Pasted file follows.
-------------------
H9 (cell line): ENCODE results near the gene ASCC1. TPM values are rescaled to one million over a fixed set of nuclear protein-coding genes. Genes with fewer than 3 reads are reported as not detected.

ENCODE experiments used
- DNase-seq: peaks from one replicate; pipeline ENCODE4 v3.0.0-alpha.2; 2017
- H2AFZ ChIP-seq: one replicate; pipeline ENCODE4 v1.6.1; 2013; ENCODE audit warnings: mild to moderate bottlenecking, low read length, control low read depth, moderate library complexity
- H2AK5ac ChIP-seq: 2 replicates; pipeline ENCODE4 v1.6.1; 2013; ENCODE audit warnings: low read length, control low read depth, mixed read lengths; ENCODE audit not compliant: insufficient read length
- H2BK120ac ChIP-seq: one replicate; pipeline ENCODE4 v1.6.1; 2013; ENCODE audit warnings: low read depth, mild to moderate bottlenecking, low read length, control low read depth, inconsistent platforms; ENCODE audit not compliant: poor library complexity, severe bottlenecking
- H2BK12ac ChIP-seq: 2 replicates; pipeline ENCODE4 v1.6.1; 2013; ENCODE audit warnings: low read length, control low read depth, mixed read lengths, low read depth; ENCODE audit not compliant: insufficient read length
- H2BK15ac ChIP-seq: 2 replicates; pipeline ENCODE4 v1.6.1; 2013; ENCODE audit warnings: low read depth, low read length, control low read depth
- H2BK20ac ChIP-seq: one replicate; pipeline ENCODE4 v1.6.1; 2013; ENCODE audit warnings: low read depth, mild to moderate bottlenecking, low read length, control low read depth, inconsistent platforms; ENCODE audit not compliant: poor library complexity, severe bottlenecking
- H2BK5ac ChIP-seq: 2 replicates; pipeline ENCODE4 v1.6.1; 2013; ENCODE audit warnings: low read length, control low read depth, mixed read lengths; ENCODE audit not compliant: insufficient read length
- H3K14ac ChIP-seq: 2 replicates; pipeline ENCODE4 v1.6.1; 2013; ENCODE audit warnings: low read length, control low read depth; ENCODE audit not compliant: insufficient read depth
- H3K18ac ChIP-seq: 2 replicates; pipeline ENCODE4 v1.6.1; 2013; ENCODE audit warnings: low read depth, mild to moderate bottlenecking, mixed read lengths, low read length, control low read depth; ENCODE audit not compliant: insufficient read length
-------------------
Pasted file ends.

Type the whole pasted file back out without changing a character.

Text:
H9 (cell line): ENCODE results near the gene ASCC1. TPM values are rescaled to one million over a fixed set of nuclear protein-coding genes. Genes with fewer than 3 reads are reported as not detected.

ENCODE experiments used
- DNase-seq: peaks from one replicate; pipeline ENCODE4 v3.0.0-alpha.2; 2017
- H2AFZ ChIP-seq: one replicate; pipeline ENCODE4 v1.6.1; 2013; ENCODE audit warnings: mild to moderate bottlenecking, low read length, control low read depth, moderate library complexity
- H2AK5ac ChIP-seq: 2 replicates; pipeline ENCODE4 v1.6.1; 2013; ENCODE audit warnings: low read length, control low read depth, mixed read lengths; ENCODE audit not compliant: insufficient read length
- H2BK120ac ChIP-seq: one replicate; pipeline ENCODE4 v1.6.1; 2013; ENCODE audit warnings: low read depth, mild to moderate bottlenecking, low read length, control low read depth, inconsistent platforms; ENCODE audit not compliant: poor library complexity, severe bottlenecking
- H2BK12ac ChIP-seq: 2 replicates; pipeline ENCODE4 v1.6.1; 2013; ENCODE audit warnings: low read length, control low read depth, mixed read lengths, low read depth; ENCODE audit not compliant: insufficient read length
- H2BK15ac ChIP-seq: 2 replicates; pipeline ENCODE4 v1.6.1; 2013; ENCODE audit warnings: low read depth, low read length, control low read depth
- H2BK20ac ChIP-seq: one replicate; pipeline ENCODE4 v1.6.1; 2013; ENCODE audit warnings: low read depth, mild to moderate bottlenecking, low read length, control low read depth, inconsistent platforms; ENCODE audit not compliant: poor library complexity, severe bottlenecking
- H2BK5ac ChIP-seq: 2 replicates; pipeline ENCODE4 v1.6.1; 2013; ENCODE audit warnings: low read length, control low read depth, mixed read lengths; ENCODE audit not compliant: insufficient read length
- H3K14ac ChIP-seq: 2 replicates; pipeline ENCODE4 v1.6.1; 2013; ENCODE audit warnings: low read length, control low read depth; ENCODE audit not compliant: insufficient read depth
- H3K18ac ChIP-seq: 2 replicates; pipeline ENCODE4 v1.6.1; 2013; ENCODE audit warnings: low read depth, mild to moderate bottlenecking, mixed read lengths, low read length, control low read depth; ENCODE audit not compliant: insufficient read length